Extreme Overvalued Beliefs

Clinical and Forensic Psychiatric Dimensions

This foundational work demystifies the motives behind targeted attacks.

In October of 2018, Cesar Sayoc mailed pipe bombs to sixteen supposed critics of former president Donald Trump. After his arrest by the FBI, Sayoc eventually pled guilty to multiple felony charges including using weapons of mass destruction in an attempted domestic terror attack. At the time of his sentencing, Sayoc’s defense attorneys used the terms “delusion” and “obsession” to describe the beliefs that led to his actions, arguing that he acquired these beliefs from right-wing media and Facebook interactions.

Tahir Rahman (Photo: Washington University)

Riveting and surprising in its persuasive simplicity, Extreme Overvalued Beliefs makes a profound argument that most violent targeted attacks are incorrectly classified as motivated by delusions or obsessions. Drawing on exceptionally clear and vivid details of crimes such as the JFK assassination, Oklahoma City bombing, and the January 6th US Capitol attack, as well as the Sandy Hook and Uvalde school shootings, the monograph illuminates three easily understood cognitive drivers of targeted attacks, arguing that we must embrace these in order to thwart future incendiary acts.

Reprising the work of neuroscientist Carl Wernicke, Rahman elegantly separates culturally shared, relished, and extreme ideologies from delusional thinking. Extreme Overvalued Beliefs belongs in the libraries of mental health and legal professionals but will also appeal to those yearning to learn more about the epidemic of mass violence we have become accustomed to living with.

About the author

Tahir Rahman, MD, is associate professor at Washington University School of Medicine in St. Louis. Rahman completed his psychiatry residency at Johns Hopkins Hospital, Baltimore. He has 25 years of clinical and forensic experience, and has testified as an expert witness in several high-profile insanity cases.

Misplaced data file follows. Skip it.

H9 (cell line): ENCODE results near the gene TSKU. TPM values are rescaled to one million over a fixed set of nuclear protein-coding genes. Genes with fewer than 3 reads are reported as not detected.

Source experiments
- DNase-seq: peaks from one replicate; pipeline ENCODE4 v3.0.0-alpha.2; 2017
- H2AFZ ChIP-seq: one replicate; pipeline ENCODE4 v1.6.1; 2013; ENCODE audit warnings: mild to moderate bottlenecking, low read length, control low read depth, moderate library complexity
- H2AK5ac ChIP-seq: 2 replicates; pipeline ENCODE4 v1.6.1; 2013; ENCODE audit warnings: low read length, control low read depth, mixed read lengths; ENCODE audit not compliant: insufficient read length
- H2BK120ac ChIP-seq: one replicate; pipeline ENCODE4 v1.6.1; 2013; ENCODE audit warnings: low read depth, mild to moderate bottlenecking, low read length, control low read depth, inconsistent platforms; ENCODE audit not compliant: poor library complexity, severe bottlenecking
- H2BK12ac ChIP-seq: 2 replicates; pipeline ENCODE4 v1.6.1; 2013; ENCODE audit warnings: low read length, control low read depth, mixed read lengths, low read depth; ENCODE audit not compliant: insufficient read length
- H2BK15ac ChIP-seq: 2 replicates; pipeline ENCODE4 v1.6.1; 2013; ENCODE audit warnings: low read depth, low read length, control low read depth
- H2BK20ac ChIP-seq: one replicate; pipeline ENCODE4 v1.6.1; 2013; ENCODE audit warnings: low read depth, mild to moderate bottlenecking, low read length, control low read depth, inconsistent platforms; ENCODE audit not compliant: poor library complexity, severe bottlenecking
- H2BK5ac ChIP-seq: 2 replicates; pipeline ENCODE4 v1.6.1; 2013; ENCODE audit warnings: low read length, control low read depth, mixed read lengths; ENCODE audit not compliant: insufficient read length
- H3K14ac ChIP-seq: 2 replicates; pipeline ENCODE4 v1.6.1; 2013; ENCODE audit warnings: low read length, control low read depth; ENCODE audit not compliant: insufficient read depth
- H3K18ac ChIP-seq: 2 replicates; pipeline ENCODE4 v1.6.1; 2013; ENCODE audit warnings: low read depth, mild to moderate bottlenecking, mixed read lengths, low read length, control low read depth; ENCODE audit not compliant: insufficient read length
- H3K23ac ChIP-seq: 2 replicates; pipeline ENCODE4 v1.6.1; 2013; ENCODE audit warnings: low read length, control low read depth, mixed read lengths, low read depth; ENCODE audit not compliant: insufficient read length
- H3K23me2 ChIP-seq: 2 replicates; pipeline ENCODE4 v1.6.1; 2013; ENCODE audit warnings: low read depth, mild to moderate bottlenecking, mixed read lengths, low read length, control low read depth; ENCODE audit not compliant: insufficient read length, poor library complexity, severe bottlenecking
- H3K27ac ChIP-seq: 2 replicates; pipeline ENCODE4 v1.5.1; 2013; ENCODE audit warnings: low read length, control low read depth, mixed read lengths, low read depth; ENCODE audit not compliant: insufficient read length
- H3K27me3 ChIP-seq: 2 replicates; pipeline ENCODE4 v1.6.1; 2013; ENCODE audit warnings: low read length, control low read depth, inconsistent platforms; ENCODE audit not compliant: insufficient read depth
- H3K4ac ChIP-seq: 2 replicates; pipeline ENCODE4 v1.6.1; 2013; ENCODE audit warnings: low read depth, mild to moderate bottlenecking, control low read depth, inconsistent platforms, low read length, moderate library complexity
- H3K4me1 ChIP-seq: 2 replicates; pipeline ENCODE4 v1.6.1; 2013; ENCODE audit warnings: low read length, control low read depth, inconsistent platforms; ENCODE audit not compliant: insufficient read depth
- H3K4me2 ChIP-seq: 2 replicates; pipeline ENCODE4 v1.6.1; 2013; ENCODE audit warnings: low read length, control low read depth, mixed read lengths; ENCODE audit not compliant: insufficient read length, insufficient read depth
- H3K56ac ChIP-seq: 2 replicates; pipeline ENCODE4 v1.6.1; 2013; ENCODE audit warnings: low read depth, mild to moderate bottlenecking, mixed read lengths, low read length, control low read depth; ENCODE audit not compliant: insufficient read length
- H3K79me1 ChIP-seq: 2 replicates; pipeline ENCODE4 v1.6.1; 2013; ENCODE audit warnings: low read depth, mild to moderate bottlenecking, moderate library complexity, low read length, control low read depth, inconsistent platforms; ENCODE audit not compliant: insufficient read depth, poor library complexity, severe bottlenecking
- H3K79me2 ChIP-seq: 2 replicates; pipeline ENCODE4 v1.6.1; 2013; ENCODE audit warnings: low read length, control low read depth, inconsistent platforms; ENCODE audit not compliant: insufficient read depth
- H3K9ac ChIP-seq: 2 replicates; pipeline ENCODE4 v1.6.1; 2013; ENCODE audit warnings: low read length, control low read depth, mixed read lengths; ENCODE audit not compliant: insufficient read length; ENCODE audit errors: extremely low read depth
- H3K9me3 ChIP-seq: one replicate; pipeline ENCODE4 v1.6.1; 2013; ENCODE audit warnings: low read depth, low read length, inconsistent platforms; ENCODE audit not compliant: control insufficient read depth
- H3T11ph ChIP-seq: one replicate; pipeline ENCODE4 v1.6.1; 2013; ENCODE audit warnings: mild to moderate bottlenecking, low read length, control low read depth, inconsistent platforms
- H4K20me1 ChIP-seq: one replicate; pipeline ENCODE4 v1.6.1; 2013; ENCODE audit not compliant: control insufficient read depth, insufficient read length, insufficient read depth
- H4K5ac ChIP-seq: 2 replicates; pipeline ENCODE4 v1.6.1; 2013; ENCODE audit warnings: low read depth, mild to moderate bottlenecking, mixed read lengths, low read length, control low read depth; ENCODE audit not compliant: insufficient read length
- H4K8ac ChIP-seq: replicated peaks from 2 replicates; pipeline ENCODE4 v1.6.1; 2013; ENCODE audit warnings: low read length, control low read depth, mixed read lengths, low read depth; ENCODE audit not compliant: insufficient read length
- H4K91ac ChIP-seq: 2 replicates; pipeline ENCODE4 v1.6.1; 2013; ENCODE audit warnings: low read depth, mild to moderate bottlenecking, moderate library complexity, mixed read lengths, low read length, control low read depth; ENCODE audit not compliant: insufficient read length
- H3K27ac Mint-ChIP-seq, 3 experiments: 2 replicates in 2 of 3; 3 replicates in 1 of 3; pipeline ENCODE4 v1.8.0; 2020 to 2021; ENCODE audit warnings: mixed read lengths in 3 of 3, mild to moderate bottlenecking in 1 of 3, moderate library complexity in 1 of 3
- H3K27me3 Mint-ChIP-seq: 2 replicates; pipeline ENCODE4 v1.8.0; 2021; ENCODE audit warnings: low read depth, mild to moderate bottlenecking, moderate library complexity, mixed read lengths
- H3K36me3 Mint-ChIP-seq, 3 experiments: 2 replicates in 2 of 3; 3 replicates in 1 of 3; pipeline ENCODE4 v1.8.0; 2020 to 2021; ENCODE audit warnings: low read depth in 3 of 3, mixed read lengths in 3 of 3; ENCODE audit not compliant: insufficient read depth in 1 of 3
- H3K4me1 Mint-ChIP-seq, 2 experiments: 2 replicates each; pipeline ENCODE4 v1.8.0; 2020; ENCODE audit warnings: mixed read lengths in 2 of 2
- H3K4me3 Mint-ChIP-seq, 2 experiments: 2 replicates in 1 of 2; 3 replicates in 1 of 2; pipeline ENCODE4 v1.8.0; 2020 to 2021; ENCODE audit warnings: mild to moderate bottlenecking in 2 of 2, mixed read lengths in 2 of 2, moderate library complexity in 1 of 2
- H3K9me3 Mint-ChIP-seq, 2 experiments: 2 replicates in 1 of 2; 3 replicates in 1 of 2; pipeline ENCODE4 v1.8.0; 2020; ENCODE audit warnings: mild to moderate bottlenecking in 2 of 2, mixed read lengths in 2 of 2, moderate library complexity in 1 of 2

Rahman teaches forensics and led the first description of extreme overvalued beliefs in response to an analysis of the insanity trial of Anders Breivik, a terrorist responsible for the massacre of 77 people in Norway. The central focus of his research is on pathological fixations–with an emphasis on concise definitions of delusions, obsessions, and extreme overvalued beliefs. Since then, his research has focused on threat assessment and management. One overarching goal is to end targeted attacks, especially school shootings, by the end of this decade.

In his distinguished career, Rahman has won several teaching awards, and he published numerous peer-reviewed articles in both psychiatric and threat assessment journals. He is a member of the American Academy of Psychiatry and the Law, the Association of Threat Assessment Professionals, and the American Psychiatric Association, as well as a consultant for the FBI Behavioral Analysis Unit, Quantico.

Jeffrey Abugel has been an editor and writer for more than 30 years. He is a member of the American Medical Writers Association and founder of the nonprofit Initiative for Depersonalization Studies.